But Smith is no lone nutty voice from some cycling utopia. Brisbane’s CBD Bicycle User Group want one linking northern suburbs to the city. Bicycle Queensland are lobbying for a handful of them too.

And before everyone get’s their bike chains in a knot at the preposterousnous of actually giving up valuable city real estate to something other than a motor vehicle, it’s worth understanding a couple of things.

The first is that there are cities around the world which have been bold enough and visionary enough to build things like this. The other is that, even now in Copenhagen, 18 local authorities are collaborating to build a network of commuter routes for bikes.

As Dr Matthew Burke at Griffith University’s Urban Research Programme said to me, when it comes to getting people on bikes we need to take a philosophy from Kevin Costner (well.. who else?) in that film Field of Dreams.

It’s a case of, if you build them… cycle routes… then they’ll come.

Read a bit more about Rachel Smith’s big idea for bikes here. See her report here.

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Jay Leno takes the new Tesla for a spin

US talkshow host Jay Leno takes the latest version of the sporty Tesla electric car out for a spin.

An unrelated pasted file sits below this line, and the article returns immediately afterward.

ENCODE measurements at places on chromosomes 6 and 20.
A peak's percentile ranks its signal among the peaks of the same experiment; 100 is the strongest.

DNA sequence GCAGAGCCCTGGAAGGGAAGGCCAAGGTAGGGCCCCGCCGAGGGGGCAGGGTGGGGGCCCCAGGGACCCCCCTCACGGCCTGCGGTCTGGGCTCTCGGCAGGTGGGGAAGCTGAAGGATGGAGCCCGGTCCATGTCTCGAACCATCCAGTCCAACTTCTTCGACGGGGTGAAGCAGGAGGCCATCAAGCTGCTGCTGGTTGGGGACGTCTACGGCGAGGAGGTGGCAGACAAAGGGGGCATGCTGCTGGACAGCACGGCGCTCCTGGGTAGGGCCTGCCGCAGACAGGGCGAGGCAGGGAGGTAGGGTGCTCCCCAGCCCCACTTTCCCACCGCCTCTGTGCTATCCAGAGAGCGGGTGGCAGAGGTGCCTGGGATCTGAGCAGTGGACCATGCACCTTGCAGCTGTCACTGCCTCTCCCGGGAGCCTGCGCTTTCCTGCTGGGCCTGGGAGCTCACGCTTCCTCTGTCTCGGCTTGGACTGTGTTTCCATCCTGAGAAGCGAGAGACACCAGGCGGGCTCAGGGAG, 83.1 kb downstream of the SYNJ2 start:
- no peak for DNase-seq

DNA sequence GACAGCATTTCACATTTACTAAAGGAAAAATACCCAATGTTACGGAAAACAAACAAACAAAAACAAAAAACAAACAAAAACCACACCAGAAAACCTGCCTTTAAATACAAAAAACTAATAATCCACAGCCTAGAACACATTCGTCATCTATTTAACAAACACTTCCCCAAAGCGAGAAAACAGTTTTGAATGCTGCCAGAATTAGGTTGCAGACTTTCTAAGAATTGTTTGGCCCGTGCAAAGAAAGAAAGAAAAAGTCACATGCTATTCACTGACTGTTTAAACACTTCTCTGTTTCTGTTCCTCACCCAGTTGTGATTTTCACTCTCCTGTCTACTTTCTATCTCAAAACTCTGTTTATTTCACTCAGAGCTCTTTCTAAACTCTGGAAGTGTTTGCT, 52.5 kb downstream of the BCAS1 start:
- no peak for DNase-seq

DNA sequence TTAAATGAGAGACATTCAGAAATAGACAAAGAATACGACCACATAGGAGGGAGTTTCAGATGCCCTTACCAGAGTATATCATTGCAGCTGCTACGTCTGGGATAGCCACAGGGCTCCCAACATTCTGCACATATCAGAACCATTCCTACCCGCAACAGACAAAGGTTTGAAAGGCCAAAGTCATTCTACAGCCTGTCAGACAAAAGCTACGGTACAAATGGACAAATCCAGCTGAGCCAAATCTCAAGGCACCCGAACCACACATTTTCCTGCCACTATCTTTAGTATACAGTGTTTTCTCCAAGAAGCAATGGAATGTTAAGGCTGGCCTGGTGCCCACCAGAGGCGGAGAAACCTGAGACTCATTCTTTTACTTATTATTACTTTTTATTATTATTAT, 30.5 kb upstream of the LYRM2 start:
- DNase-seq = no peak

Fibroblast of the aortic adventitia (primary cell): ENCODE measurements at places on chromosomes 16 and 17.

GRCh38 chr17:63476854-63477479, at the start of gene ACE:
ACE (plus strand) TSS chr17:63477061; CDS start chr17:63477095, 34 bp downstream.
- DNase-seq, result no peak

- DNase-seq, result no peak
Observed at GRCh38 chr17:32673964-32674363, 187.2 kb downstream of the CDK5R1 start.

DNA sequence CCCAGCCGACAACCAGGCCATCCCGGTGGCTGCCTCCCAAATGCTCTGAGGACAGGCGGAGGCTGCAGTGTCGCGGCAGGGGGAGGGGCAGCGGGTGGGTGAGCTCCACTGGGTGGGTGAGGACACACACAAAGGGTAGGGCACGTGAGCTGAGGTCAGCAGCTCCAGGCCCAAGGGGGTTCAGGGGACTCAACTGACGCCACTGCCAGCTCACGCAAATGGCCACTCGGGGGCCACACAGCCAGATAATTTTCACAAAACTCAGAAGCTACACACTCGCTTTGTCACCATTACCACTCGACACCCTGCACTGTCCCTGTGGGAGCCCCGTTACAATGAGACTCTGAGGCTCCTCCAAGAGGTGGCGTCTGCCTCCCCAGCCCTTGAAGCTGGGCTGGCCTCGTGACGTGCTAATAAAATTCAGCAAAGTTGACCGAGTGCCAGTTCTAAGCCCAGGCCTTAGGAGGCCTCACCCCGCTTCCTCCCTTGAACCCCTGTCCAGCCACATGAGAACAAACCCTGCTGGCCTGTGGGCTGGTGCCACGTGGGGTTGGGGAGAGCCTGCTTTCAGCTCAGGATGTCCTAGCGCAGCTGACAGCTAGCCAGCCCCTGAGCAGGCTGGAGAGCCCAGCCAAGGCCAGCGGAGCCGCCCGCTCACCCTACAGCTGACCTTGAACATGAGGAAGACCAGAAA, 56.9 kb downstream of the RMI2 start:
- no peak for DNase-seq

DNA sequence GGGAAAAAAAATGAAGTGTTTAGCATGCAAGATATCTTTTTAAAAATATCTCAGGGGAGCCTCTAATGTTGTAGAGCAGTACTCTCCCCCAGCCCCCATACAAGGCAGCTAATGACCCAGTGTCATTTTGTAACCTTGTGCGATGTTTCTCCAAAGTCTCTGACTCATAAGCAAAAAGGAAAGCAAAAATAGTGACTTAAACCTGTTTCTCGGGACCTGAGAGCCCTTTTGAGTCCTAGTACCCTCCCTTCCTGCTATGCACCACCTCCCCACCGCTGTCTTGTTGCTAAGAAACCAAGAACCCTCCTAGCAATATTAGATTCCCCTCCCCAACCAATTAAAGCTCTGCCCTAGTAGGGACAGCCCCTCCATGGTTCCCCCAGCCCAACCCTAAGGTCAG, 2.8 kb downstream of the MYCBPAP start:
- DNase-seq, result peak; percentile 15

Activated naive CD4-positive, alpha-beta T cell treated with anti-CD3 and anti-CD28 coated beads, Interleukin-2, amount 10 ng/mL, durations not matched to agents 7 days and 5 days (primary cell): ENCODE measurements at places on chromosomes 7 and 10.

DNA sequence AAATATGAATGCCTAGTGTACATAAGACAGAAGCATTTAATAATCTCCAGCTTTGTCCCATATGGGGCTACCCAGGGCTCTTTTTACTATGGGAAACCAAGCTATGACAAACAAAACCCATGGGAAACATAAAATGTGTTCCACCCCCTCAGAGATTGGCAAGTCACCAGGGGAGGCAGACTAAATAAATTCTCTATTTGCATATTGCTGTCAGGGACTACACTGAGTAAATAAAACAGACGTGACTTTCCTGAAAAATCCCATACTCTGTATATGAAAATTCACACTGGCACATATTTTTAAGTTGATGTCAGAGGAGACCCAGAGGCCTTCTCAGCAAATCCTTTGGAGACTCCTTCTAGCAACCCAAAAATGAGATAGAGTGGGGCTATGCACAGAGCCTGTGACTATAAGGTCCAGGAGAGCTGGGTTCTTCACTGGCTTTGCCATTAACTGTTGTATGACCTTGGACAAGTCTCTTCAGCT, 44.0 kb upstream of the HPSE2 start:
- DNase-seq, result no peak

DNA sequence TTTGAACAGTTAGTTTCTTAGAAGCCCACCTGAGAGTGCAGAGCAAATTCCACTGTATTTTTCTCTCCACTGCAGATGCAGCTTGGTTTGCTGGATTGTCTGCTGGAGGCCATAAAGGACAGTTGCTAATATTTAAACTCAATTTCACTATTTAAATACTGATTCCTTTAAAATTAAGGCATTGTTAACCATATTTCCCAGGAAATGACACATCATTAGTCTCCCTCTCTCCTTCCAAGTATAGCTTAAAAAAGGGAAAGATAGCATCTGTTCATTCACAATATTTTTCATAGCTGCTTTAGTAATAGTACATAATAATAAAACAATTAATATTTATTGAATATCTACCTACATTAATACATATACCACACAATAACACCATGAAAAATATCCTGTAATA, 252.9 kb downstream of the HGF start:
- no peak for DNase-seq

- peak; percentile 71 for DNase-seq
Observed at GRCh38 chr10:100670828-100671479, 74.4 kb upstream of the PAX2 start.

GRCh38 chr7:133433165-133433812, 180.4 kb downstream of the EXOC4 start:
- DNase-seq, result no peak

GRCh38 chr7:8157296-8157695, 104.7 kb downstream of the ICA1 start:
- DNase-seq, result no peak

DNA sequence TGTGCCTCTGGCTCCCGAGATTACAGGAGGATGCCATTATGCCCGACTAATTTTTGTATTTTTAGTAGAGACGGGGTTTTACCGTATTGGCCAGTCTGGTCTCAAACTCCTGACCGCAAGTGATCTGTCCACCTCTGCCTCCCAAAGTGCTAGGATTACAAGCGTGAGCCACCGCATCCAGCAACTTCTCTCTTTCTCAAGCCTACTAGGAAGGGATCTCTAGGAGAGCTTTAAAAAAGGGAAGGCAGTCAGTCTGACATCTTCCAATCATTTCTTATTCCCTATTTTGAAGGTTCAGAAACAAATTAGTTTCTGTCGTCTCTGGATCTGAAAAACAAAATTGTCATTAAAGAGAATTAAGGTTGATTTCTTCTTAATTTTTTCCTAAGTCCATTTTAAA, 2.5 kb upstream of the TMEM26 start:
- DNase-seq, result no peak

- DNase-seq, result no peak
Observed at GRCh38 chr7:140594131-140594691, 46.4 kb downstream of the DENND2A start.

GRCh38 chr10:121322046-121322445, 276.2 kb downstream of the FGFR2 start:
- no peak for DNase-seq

With a potential range getting close to 400 kilometres on a single charge and the chance to go from zero to 100 km/h in less than 4 seconds, Teslas have a certain appeal (to people who like going fast and looking flash).

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Feature – Electric cars are coming and this time they mean it.

YEH I know, you’ve heard it all before.

Electric cars are coming to take over the world, robbing petrol-heads everywhere of their fossil fuel-loving internal combustion engines with all that grrrrrr and CO2.

Well it seems that while many finally dismissed the claims of EV enthusiasts as little more than science fiction, the car companies, local governments and savvy entrepreneurs have been getting on with the job.

Keep reading for a feature I’ve just had published in Brisbane’s bmag looking at what seems to me to be the inevitable rise of the electric car. Not even a jobsworth wheel clamper can stop the revolution now.

The Buzz about electric cars

Mark down 2010 on your driveway or scratch it on your garage wall as a reminder of the year when the wheel clamps and handbrake were finally released on the electric car.

For more than a century, the cleaner and greener electric vehicle (EV) has been held back thanks to a plentiful supply of liquid fossil fuel. But as cheap oil runs out and evidence mounts of the damage to the planet of extracting and burning fossil fuels, the long-time “concept vehicle” is stepping out of the sci-fi movie and on to a road near you.

Dozens of models of electric cars are going into mass production around the world, with some already being sold. And, if 2010 is the year the electric car industry finally got going, then July could be credited as the month when Queensland started to take them seriously.

“You now have electric vehicles popping up everywhere,” says Brisbane-based clean technology consultant Philippe Reboul. “It is getting serious.”

Read the rest of this entry »